I think I've already done a question like this one before, but I don't mind repeating it just because this tactic delights me.
A patron called about an hour before closing on a Friday afternoon. He said,
I want to know if you have a book on the steps used in the phonics method of teaching someone how to read. I'm writing an article about how to teach writing and want to use an analogy involving the steps for teaching reading, but I want to make sure I'm using the phonics steps correctly.
I don't know anything about the phonics method for teaching reading, but the question seemed straightforward enough. I told him it'd take me a bit of time to research it and find a book with the steps, and I took down his email address to send him the answer.
Normally I'd call the the libraries that had the books, ask them to check the table of contents for the information, and then either fax or scan and email the relevant pages to me. However, since this was at the end of the day and I was pressed for time, I tried the tactic of using Amazon's Look Inside feature to read the table of contents right from my desk.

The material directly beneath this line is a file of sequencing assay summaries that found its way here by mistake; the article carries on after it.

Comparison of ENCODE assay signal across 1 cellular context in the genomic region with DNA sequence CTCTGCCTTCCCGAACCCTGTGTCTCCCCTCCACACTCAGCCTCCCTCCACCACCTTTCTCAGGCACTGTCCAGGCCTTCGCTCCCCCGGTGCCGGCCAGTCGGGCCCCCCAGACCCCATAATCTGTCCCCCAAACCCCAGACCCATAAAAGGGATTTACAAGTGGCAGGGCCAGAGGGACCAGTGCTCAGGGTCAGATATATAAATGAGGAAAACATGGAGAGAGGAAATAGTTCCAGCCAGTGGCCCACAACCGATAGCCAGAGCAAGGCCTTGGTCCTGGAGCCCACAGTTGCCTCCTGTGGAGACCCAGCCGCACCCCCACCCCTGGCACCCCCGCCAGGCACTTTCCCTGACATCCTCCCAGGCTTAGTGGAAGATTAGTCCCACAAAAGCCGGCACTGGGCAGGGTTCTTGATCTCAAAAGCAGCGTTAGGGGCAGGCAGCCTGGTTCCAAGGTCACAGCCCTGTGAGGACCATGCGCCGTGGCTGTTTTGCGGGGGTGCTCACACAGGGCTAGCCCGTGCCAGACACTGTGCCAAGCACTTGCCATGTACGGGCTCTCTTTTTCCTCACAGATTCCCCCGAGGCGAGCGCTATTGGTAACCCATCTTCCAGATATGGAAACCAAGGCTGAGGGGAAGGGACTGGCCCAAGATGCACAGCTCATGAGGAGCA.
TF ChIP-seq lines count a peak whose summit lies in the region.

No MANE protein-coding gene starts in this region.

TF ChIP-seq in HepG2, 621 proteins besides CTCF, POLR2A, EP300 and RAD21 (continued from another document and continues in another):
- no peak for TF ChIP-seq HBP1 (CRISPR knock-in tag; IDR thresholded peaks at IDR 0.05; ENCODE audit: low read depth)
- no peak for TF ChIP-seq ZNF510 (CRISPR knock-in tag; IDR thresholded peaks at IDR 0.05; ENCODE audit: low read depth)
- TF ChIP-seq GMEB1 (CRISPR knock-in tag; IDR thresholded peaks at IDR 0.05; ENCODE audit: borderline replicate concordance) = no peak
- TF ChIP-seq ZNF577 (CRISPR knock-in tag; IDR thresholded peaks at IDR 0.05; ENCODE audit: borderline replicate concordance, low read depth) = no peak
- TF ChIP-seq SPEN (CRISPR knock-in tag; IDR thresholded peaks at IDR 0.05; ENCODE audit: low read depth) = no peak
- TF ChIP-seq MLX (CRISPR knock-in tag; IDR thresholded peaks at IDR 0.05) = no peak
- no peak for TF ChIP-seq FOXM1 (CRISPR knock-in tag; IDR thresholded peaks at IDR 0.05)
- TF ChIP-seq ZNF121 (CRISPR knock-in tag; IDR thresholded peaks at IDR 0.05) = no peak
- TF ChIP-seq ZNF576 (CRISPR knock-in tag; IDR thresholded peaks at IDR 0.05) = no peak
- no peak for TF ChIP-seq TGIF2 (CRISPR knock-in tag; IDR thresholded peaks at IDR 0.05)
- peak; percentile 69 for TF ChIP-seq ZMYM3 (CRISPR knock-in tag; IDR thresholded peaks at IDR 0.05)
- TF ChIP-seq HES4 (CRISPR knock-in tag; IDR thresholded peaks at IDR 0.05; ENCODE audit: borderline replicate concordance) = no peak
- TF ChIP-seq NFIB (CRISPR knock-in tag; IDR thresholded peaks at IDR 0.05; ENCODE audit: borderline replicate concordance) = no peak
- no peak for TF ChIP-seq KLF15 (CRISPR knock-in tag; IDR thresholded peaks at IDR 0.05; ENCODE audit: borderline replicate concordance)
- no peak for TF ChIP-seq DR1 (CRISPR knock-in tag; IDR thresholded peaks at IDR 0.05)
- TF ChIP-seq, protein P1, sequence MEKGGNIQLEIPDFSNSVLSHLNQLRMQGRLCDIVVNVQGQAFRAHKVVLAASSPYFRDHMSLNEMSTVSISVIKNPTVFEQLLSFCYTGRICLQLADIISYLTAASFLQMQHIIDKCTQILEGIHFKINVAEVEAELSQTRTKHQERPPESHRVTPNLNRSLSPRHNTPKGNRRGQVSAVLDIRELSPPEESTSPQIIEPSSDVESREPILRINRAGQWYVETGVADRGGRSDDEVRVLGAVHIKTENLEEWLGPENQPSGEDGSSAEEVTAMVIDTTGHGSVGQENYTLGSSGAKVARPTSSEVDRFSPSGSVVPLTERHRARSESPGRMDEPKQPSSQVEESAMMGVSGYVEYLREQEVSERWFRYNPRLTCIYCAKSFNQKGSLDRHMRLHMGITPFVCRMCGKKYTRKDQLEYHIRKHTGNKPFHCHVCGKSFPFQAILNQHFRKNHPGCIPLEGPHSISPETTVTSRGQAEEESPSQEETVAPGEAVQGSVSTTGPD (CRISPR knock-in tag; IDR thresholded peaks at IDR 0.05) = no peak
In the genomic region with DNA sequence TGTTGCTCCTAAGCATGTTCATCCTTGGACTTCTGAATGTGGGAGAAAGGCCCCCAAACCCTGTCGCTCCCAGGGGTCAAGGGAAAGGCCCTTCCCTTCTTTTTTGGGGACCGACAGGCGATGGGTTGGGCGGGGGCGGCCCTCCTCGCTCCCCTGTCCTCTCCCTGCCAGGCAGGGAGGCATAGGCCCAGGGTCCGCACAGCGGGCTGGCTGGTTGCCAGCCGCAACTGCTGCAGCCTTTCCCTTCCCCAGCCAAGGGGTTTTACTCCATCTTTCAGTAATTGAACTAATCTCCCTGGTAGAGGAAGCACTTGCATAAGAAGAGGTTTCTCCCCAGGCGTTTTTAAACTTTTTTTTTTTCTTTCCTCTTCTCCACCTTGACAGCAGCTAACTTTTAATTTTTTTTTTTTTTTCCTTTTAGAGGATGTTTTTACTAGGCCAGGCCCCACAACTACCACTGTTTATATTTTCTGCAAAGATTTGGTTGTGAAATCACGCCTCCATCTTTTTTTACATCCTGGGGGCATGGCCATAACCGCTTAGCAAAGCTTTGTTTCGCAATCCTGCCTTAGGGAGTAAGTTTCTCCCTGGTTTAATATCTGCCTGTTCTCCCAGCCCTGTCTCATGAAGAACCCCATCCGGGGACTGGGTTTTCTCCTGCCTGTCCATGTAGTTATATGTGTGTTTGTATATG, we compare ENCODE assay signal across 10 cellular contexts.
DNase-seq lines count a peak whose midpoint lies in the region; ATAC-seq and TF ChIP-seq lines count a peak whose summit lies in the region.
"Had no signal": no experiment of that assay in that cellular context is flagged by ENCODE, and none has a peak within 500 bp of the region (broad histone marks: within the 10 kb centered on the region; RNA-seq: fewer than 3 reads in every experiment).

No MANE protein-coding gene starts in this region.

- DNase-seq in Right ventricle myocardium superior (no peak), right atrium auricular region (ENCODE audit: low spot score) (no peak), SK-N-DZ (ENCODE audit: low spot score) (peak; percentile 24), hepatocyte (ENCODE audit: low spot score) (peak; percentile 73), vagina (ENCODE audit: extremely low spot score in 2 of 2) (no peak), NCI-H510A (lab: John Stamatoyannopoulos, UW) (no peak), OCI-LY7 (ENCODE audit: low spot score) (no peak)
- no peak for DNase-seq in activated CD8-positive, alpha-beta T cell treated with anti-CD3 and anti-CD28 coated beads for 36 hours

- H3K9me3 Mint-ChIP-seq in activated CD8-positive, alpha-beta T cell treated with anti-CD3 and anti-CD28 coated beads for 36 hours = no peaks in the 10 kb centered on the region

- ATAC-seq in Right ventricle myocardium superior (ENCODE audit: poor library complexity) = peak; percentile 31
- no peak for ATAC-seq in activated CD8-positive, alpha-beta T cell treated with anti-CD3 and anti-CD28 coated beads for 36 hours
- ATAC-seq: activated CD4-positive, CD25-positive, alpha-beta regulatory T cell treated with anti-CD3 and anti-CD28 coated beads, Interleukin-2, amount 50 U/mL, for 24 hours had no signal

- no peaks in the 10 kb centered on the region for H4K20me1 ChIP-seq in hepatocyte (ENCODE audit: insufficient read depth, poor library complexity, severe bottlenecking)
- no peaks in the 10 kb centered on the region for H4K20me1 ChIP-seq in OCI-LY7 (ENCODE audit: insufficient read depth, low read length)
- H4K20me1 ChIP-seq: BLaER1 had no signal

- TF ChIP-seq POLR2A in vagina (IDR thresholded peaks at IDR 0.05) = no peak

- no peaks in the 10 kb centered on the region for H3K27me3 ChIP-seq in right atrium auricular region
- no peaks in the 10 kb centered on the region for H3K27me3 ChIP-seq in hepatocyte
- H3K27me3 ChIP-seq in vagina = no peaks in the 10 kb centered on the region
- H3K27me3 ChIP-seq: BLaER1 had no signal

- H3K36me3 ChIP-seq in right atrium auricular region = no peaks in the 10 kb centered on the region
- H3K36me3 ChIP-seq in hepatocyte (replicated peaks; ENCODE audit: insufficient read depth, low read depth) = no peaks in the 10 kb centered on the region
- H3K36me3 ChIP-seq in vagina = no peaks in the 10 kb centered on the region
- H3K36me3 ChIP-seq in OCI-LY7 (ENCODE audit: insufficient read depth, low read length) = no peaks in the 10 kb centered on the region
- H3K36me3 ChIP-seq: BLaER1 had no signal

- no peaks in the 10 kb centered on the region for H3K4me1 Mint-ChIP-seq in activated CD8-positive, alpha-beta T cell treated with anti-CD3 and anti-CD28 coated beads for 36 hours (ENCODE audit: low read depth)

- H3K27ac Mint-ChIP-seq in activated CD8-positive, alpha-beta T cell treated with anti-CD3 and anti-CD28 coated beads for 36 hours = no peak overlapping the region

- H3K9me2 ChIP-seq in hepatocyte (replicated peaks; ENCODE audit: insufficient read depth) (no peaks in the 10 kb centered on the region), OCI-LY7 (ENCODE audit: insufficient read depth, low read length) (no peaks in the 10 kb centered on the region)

And in this case, it paid off. Instead of sending the patron the link and trying to explain how to use Look Inside and hoping he gets it, I did the extra work of:
open Look Inside and view as much of the first page as I could
hit the Print Screen key to take a screenshot
paste the screenshot into Paint
crop to just the words I wanted
copy/paste that cropped image into Powerpoint
repeat for the rest of the relevant sections of the Table of Contents
All three were different, but I hoped between them the patron would get what he needed. I sent all of this to the patron, thinking that the PDF would be the best resource. Within a few minutes he replied,
Thank you, Brian. Very quick work. The Word doc was just what I needed. Appreciate it.
So, go figure. I'm glad it was helpful for his article - that's definitely the important thing.